The player will attend a hearing before an independent Judicial Committee chaired by Nigel Hampton QC (New Zealand), joined by former international coach Frank Hadden (Scotland) and former international referee José Luis Rolandi (Argentina).
The hearing will take place in Tokyo on a date to be agreed with the player and his representatives.
Eddie Jones had little to say about the Francis incident during the post-match media conference in Kobe: “We never discuss that area and leave that to whoever it is and take whatever is handed out.”
However, former Wales midfielder Jamie Roberts, who is working at the tournament as a TV pundit, pointed out that if Australia’s Reece Hodge’s three-week ban has set the standard at this RWC, Francis should expect the same punishment.
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Both Francis’ and Hodge’s tackles are comparable, although American Will Hooley dipped into the tackle slightly more than Fiji’s Peceli Yato had. It could also be argued that Francis initially hit the shoulders and slid up.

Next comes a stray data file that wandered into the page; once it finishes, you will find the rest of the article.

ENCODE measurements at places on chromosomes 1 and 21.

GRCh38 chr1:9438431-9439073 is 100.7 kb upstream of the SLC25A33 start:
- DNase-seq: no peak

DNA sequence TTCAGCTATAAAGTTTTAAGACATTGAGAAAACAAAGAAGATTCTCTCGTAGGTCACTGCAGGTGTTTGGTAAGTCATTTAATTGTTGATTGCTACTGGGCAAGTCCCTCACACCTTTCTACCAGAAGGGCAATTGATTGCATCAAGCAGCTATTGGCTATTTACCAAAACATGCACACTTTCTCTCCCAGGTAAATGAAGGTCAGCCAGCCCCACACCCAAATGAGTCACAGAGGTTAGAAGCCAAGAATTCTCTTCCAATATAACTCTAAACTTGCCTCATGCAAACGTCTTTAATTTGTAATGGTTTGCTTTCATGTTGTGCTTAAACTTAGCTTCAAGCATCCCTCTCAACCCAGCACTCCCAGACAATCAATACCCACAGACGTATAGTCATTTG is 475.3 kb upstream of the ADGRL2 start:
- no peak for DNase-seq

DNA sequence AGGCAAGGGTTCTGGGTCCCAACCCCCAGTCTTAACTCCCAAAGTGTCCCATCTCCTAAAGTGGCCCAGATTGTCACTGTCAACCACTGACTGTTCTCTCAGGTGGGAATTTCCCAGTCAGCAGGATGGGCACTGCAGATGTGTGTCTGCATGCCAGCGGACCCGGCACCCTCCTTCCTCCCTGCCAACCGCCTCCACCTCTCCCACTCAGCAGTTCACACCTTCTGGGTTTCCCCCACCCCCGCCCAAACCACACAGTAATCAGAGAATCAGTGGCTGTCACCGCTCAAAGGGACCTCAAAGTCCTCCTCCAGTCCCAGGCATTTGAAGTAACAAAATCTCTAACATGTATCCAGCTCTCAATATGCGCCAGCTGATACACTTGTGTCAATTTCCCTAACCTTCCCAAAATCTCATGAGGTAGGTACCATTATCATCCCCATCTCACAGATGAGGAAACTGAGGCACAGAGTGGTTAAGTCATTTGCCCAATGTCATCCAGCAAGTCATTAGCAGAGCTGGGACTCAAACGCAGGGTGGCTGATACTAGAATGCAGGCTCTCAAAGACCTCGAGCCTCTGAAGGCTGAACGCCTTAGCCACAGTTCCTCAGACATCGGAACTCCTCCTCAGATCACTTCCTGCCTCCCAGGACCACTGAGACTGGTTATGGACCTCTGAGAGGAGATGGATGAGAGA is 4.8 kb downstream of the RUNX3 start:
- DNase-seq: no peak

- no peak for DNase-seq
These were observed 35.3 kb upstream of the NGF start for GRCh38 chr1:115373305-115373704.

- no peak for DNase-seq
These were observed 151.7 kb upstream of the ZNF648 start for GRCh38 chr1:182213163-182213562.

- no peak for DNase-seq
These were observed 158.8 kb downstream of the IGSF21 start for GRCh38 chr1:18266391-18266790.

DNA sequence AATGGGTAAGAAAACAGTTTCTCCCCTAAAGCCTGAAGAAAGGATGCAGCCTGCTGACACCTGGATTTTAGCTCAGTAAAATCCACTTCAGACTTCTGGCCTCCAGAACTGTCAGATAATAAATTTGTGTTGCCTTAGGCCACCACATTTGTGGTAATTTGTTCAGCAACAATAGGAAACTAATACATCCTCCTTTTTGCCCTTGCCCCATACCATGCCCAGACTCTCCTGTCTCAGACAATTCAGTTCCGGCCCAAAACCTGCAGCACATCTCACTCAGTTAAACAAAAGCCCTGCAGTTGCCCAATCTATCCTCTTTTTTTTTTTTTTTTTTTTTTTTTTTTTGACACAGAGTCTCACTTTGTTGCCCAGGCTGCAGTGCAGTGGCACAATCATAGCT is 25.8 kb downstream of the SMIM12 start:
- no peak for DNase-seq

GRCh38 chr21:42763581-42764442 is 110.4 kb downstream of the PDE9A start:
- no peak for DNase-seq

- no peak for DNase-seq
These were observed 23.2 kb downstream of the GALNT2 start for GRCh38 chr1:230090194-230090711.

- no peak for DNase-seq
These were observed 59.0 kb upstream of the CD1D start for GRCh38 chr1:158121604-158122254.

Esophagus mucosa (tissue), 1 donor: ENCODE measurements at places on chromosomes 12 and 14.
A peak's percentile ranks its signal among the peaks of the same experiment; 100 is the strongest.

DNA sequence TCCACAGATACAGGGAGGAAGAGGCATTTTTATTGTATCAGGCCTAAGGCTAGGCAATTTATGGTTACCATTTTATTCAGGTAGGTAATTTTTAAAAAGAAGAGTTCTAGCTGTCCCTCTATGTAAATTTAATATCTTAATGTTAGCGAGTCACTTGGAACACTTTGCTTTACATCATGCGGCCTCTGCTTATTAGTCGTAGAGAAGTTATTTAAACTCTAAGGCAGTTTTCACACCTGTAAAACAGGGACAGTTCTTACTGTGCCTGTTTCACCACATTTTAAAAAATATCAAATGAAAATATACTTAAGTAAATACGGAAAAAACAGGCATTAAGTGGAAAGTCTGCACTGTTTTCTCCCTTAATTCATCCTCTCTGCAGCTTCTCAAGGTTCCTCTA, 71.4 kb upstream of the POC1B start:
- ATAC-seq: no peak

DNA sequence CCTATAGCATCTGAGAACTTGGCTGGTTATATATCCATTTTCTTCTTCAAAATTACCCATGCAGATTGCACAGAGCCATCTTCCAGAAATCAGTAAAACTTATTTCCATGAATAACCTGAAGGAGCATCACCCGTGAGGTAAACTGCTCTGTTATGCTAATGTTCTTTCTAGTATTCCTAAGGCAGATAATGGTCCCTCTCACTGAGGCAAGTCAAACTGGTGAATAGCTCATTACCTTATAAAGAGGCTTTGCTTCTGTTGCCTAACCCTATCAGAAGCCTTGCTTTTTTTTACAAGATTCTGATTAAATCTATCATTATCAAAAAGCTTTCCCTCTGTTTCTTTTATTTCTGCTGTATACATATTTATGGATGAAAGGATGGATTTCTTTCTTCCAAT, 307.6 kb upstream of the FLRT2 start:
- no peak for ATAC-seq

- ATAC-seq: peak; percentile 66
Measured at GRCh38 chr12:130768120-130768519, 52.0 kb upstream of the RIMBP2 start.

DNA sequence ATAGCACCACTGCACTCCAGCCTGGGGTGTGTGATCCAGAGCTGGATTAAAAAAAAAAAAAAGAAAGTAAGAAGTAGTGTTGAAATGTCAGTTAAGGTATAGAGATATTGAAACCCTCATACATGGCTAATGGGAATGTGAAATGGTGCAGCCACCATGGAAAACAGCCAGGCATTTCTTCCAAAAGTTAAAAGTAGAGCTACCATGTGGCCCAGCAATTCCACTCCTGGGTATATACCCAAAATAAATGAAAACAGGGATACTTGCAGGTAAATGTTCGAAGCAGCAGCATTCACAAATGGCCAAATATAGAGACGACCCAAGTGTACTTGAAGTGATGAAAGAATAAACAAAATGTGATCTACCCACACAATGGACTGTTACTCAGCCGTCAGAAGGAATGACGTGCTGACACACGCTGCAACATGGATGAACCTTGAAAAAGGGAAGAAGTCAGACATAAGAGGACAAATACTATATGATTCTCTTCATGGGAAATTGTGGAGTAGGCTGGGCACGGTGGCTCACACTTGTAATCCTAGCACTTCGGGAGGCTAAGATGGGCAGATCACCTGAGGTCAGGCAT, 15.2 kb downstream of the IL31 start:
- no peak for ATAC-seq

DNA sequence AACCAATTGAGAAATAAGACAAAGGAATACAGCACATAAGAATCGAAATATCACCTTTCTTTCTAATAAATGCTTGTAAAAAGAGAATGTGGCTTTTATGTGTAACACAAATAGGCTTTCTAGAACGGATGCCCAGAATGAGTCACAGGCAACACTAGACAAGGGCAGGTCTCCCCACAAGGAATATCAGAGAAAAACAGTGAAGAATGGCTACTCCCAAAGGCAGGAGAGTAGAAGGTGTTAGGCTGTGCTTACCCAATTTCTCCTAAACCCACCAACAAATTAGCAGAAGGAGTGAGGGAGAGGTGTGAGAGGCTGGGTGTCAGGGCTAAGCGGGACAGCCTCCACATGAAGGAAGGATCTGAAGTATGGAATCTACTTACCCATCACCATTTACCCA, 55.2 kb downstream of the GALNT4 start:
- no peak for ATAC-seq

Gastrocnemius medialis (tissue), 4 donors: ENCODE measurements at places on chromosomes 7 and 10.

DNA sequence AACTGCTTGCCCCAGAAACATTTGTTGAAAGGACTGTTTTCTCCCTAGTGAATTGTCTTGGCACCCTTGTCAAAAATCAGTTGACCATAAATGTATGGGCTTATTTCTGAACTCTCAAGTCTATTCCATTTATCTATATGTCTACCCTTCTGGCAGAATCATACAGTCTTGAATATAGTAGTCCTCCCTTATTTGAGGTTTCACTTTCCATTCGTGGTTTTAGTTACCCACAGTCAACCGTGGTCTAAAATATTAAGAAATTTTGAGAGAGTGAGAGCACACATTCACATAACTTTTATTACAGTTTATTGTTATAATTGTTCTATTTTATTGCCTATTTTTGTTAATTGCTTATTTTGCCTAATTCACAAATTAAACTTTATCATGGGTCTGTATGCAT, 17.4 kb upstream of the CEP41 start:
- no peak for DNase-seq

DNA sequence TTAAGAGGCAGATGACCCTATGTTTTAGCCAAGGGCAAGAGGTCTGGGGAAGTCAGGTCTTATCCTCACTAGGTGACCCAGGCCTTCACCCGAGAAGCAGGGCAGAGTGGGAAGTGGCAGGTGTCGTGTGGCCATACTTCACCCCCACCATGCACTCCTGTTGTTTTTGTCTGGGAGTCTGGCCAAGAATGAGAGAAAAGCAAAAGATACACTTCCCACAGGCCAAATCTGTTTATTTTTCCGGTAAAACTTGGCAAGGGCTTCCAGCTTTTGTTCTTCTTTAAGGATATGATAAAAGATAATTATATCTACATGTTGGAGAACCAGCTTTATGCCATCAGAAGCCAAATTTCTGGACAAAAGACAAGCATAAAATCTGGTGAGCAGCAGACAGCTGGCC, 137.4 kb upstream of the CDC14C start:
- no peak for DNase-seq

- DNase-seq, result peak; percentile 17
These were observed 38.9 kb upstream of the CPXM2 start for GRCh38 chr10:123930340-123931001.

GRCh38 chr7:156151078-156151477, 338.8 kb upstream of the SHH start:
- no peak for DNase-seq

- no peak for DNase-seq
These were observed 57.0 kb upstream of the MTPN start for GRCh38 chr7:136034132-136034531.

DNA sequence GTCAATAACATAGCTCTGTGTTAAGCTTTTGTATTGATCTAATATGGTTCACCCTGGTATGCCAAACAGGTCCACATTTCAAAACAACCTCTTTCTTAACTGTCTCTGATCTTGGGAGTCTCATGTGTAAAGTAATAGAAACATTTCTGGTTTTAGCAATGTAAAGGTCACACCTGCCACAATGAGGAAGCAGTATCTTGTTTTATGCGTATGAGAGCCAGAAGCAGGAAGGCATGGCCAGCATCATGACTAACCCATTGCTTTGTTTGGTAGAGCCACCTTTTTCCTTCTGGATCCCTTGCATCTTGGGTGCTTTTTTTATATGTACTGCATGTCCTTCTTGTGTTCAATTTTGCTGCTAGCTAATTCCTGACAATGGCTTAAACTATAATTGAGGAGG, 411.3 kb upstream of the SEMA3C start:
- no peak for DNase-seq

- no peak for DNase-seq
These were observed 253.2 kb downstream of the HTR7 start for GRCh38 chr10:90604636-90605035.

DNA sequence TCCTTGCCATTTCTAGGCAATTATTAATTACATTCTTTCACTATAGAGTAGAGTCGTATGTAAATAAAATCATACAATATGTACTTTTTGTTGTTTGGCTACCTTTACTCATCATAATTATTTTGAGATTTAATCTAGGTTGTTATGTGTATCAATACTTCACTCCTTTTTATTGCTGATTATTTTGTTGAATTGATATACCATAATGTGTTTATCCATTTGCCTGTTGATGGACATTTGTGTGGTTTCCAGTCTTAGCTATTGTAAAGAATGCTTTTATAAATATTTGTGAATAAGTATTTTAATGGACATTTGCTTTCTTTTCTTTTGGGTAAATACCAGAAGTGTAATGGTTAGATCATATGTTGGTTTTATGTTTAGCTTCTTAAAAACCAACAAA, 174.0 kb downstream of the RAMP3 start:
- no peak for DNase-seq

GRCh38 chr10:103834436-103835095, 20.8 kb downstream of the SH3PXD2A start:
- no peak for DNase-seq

Then again, Francis was coming in at a greater speed and it could be deemed to be more reckless. What does come across is that neither player showed any malice if that does count for anything.
Sounds like England's Piers Francis could be set for some Reece Hodge-like treatmenthttps://t.co/ANlfO0eBoP
— RugbyPass (@RugbyPass) September 26, 2019
Former Wallabies winger Drew Mitchell, who has been very critical of the decision to ban Hodge, posed the question on Twitter as to what Francis should expect and another three-week ban seems to be the verdict.
Hodge was initially banned for six weeks, but it was halved based on his character and record, so the same should be expected for Francis.
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